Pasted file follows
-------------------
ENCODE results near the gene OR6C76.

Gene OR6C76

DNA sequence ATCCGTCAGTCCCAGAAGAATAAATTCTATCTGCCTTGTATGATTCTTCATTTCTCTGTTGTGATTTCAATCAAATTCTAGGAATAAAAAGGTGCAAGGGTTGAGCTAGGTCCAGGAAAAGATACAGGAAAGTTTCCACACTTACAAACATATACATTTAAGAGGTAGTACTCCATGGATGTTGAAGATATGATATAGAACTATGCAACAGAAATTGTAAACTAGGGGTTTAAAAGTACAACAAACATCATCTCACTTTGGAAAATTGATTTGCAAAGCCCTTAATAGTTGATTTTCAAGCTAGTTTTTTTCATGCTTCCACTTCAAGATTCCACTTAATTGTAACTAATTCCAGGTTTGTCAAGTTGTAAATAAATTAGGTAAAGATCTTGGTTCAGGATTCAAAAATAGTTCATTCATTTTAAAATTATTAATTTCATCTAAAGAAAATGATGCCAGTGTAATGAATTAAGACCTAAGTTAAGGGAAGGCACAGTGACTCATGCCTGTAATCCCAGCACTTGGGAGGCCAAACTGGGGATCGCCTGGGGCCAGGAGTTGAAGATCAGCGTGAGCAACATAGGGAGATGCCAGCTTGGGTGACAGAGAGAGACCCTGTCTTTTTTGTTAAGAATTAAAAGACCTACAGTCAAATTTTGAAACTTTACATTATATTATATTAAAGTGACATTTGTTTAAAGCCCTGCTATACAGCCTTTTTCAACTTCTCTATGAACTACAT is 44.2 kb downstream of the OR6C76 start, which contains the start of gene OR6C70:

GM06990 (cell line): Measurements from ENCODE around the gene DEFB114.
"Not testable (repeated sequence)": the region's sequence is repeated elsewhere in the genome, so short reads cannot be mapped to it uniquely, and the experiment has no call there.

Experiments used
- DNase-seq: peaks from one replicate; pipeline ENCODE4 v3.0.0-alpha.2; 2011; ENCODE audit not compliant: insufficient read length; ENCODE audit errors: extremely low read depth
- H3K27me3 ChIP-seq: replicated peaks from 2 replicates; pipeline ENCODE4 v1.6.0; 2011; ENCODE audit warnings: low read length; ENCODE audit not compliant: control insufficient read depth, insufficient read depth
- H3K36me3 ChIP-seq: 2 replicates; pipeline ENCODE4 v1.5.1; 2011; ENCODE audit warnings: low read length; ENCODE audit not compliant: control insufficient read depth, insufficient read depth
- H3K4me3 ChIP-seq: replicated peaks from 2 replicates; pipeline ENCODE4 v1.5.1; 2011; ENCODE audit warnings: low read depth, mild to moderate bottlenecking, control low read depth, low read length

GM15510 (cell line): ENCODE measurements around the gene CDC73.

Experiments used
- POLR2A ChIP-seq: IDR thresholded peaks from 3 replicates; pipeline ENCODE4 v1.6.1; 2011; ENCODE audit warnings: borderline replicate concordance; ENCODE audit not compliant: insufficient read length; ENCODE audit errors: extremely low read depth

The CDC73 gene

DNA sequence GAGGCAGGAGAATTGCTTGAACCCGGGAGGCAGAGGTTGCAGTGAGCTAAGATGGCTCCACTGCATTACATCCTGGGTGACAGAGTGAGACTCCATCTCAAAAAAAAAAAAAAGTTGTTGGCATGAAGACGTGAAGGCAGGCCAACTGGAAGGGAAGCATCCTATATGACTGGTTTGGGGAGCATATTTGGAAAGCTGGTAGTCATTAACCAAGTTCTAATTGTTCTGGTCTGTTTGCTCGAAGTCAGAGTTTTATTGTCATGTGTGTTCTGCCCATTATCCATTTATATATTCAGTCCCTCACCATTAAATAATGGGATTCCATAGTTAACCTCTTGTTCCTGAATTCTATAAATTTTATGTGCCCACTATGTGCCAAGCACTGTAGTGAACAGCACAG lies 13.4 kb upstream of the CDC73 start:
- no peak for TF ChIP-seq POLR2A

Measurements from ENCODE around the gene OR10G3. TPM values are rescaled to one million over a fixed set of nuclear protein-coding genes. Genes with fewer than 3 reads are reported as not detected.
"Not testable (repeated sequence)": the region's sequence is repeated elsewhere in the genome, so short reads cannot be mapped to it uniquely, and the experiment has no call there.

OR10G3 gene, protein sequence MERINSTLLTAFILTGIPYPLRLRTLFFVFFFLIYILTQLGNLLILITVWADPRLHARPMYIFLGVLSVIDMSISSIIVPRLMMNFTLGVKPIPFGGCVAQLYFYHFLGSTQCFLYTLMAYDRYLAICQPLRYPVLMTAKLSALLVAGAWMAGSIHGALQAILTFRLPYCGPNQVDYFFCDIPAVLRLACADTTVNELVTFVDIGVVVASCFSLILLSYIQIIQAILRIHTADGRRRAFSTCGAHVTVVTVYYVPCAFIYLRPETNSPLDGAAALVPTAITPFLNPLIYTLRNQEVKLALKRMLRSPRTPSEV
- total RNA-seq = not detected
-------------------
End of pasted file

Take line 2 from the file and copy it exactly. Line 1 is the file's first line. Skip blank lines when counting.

Gene OR6C76